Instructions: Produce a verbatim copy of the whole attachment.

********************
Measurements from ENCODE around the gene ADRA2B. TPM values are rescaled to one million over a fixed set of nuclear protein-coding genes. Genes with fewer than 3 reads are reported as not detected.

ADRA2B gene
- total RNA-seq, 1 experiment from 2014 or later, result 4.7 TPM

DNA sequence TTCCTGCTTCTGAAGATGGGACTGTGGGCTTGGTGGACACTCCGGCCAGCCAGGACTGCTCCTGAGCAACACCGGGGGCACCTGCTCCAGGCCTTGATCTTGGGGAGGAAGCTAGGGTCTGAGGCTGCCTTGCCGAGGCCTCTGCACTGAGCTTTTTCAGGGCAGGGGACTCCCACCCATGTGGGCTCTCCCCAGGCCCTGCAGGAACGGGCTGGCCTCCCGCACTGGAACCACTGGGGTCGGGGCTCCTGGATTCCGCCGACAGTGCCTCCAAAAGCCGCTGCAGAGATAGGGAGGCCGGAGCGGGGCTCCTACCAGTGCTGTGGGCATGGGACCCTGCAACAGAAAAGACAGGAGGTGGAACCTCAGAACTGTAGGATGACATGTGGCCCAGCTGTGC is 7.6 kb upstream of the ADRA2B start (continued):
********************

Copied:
Measurements from ENCODE around the gene ADRA2B. TPM values are rescaled to one million over a fixed set of nuclear protein-coding genes. Genes with fewer than 3 reads are reported as not detected.

ADRA2B gene
- total RNA-seq, 1 experiment from 2014 or later, result 4.7 TPM

DNA sequence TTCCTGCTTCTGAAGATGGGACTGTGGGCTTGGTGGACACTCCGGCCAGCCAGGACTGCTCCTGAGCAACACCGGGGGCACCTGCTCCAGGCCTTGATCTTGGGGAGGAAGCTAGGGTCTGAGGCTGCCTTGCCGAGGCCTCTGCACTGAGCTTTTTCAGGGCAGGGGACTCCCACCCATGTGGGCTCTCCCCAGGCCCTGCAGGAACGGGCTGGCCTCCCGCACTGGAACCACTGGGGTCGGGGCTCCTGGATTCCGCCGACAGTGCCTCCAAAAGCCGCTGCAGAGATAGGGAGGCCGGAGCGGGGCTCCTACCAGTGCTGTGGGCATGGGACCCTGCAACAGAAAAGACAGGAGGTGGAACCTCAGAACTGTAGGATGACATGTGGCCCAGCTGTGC is 7.6 kb upstream of the ADRA2B start (continued):